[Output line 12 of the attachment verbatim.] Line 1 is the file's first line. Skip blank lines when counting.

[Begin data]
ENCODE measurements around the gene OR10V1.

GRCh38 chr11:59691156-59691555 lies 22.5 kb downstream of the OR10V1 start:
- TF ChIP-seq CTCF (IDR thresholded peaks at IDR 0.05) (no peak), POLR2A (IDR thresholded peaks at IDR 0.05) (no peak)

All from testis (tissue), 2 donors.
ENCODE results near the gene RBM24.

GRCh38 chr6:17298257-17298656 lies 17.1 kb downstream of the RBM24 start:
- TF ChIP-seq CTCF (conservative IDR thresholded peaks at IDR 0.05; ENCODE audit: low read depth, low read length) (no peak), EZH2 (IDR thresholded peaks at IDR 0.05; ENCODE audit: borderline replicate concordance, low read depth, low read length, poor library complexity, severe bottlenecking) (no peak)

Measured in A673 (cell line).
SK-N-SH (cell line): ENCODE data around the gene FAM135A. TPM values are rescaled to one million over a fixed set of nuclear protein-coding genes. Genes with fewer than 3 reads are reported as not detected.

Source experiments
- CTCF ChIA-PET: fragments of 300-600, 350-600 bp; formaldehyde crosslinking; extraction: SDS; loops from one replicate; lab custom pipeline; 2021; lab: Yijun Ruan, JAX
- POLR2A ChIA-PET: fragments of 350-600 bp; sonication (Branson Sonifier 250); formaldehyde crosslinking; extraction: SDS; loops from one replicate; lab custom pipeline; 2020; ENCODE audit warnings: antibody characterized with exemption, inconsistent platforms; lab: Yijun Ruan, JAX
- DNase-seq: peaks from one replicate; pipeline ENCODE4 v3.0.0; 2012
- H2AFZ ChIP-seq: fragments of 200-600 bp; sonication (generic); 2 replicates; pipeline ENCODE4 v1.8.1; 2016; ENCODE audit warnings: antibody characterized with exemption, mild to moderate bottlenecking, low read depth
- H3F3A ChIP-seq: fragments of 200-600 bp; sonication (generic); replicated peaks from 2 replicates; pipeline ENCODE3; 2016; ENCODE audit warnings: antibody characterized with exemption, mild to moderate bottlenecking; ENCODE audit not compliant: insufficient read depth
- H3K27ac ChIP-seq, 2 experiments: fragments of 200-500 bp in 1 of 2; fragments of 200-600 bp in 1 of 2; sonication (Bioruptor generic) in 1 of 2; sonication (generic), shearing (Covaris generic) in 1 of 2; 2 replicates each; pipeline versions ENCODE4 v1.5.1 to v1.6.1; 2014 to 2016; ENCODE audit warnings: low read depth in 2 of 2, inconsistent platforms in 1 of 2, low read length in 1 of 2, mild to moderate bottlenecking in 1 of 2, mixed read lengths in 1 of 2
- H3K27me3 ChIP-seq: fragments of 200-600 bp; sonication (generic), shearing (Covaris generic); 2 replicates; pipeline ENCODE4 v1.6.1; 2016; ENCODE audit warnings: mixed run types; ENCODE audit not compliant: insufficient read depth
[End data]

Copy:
- POLR2A ChIA-PET: fragments of 350-600 bp; sonication (Branson Sonifier 250); formaldehyde crosslinking; extraction: SDS; loops from one replicate; lab custom pipeline; 2020; ENCODE audit warnings: antibody characterized with exemption, inconsistent platforms; lab: Yijun Ruan, JAX